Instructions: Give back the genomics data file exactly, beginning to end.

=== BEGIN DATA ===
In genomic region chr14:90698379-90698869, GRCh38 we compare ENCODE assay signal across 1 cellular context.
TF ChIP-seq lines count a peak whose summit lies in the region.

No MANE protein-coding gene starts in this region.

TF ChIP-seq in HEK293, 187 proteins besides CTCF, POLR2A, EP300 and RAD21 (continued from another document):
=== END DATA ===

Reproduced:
In genomic region chr14:90698379-90698869, GRCh38 we compare ENCODE assay signal across 1 cellular context.
TF ChIP-seq lines count a peak whose summit lies in the region.

No MANE protein-coding gene starts in this region.

TF ChIP-seq in HEK293, 187 proteins besides CTCF, POLR2A, EP300 and RAD21 (continued from another document):